What's behind the leadership shake-up at TCF

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The coronavirus pandemic is leaving its mark on TCF Financial by spurring a CEO change and prompting the Detroit company’s new leaders to take a fresh look at expenses.

The $48 billion-asset TCF may be moving ahead under its own brand, but its top two posts are now held by former executives of Chemical Financial, the other company involved in the $3.6 billion merger that closed last year.

David Provost, Chemical’s former CEO, has succeeded Craig Dahl as the company’s chief. Tom Shafer, who was Chemical’s vice chairman, will run TCF National Bank and become the public face of the company.

Provost and Shafer, who also worked at Talmer Bancorp when it was sold to Chemical in 2016, will spend the next two months reviewing ways to add revenue, including an expansion of commercial lending around Minneapolis and Chicago, and cut costs.

Craig Dahl, left, just stepped down as CEO of TCF Financial. David Provost, his successor, is overseeing a new efficiency effort.
Craig Dahl, left, just stepped down as CEO of TCF Financial. David Provost, his successor, is overseeing a new efficiency effort.

A review of the branch network, which includes more than 500 locations, is part of the process.

But don’t expect the executives to stray drastically from the existing strategy at TCF, Shafer said in an interview Tuesday.

“With changes in the COVID economy, we think it’s important to make sure the organization is balanced between revenue and expenses for the economy we see today,” Shafer said.

The merger integration and subsequent pandemic seemed to take a toll on Dahl, who pointed to the demands of his job and a distaste for working at home as reasons for abruptly stepping aside.

“I’ve been involved in this seven days a week for two years,” Dahl said during a conference call to discuss quarterly results.

“There isn’t really any time that would be better than the others” to retire, Dahl added. Working from home “doesn’t necessarily play to my strengths, which is more in the markets, in the businesses and running town halls. I’ve had significant family considerations as well. It just seemed like the right time.”

The timing of Dahl’s retirement was a “natural stepping-off point” now that the merger integration is complete, Shafer said.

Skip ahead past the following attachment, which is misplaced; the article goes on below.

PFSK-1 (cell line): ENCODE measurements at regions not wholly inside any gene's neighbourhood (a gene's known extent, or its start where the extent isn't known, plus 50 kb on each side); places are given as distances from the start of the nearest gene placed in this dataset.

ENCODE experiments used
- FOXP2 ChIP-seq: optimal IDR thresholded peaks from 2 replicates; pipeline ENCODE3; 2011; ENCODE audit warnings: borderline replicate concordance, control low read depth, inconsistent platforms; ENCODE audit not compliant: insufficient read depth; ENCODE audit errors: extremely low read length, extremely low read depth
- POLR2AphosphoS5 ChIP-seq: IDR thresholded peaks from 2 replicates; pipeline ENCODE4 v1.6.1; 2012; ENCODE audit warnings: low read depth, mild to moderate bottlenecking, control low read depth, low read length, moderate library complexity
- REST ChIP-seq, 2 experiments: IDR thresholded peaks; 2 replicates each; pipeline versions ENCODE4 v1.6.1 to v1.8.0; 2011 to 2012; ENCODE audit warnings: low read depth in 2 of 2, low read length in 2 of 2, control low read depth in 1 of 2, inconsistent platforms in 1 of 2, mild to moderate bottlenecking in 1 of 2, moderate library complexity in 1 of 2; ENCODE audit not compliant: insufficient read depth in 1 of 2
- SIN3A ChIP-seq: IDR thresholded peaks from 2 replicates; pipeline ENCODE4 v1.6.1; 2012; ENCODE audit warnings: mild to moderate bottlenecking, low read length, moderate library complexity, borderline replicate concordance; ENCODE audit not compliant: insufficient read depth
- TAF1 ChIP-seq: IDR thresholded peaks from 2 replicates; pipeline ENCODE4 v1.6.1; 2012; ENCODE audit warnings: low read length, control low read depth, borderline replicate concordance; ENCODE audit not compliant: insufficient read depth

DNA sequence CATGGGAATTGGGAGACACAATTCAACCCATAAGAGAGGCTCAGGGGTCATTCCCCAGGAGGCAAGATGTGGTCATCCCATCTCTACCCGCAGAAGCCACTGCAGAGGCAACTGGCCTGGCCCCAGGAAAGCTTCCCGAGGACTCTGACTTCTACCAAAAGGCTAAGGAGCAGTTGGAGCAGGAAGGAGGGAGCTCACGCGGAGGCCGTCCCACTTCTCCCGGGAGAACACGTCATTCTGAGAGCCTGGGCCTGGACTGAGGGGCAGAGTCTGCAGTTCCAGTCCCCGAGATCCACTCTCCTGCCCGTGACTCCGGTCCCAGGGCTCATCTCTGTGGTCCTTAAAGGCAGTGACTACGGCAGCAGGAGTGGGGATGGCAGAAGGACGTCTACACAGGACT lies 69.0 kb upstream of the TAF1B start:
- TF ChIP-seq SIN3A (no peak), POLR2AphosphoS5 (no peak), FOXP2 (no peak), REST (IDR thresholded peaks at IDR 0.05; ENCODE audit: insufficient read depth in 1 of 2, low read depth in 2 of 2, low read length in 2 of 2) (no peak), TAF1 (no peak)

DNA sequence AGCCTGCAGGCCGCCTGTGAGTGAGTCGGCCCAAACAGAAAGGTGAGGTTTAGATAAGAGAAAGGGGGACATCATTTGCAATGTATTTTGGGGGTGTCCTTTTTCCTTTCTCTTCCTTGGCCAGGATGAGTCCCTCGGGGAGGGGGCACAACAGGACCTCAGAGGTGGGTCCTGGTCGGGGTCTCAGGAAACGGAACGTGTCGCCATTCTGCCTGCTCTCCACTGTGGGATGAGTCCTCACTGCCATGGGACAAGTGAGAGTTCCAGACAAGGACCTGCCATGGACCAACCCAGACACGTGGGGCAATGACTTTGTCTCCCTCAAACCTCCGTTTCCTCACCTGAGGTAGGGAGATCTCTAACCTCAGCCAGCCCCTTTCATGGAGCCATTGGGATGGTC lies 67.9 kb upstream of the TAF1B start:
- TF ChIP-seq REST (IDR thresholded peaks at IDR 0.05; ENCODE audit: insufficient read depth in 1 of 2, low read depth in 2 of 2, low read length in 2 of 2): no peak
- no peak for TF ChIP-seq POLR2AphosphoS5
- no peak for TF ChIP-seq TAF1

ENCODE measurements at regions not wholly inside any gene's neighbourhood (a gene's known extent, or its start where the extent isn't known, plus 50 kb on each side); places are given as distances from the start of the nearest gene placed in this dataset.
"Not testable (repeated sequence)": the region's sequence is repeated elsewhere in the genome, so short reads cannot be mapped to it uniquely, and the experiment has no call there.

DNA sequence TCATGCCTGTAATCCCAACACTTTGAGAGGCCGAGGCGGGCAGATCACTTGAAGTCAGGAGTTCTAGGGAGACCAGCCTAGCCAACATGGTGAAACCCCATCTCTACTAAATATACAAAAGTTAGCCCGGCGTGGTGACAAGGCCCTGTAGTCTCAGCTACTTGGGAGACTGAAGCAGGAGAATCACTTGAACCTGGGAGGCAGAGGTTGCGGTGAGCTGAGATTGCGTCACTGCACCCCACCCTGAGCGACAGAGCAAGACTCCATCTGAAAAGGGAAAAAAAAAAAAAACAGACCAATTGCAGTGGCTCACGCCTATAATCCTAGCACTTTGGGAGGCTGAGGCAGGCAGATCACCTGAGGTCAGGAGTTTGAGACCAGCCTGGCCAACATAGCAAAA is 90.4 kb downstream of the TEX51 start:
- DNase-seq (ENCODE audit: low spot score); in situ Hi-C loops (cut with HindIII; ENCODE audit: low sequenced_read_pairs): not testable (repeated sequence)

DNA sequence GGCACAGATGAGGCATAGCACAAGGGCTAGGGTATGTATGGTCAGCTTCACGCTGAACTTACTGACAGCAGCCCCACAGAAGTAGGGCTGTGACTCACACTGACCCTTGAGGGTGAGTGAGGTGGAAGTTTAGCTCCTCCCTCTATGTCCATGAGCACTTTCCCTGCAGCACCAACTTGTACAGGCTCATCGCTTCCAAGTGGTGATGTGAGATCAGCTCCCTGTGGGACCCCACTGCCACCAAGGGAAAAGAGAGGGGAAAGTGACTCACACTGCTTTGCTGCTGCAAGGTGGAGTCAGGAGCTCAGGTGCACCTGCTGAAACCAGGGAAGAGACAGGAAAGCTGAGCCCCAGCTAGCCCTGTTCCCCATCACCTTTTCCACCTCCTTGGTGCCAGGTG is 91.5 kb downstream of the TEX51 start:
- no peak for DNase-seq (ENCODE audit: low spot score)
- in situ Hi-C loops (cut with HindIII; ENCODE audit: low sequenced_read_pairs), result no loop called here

Those who cover the bank found no fault in the change.

“We have great respect for both [Provost and Shafer] having known them since Talmer's IPO in 2014 and believe they are very well-suited to successfully lead TCF into its next chapter,” Robert Shone, an analyst at Piper Sandler, wrote in a note to clients.

Provost “has a long history of maximizing shareholder value with the companies he's led,” Chris McGratty, an analyst at Keefe, Bruyette & Woods, observed in his note after the announcement.

The shake-up at TCF mirrors what happened at Chemical, when Provost unexpectedly replaced David Ramaker as CEO in 2017, roughly a year after that $1.1 billion deal closed.

But there is a pandemic this time around that will force Provost at Shafer to find ways for TCF to become more efficient. TCF’s efficiency ratio on Sept. 30 was 75.2%, a level that is higher than the 61.7% average for banking companies with $40 billion to $60 billion of assets.

Banks should also brace for continued social distancing measures and potential shutdowns from state and local governments to control the spread of coronavirus, Shafer said.

“We need to get our behavior centered to get past this,” he said. “If the local economies are shut down it will have an impact.”

TCF did report a higher profit. Its third-quarter net income more than doubled from the second quarter to $55.7 million. The loan-loss provision fell by 11% to $69.7 million, while revenue decreased by 3% to $496 million.

About $47 million in loans to motorcoach lines and shuttle bus companies migrated to nonaccrual status as travel and schools shuttered. Almost a tenth of TCF’s loans, totaling more than $3.1 billion, has been affected by the pandemic.

Shafer said he remains “bullish” about the company’s prospects because of growth in its mortgage business and its inventory financing unit, though he acknowledged that the review and planning for 2021 will be informed by the path of COVID-19.

“There will be a return to normal, but it’s important that we not misunderstand the reality of the current economy,” Shafer said.

Paul Davis contributed to this report.

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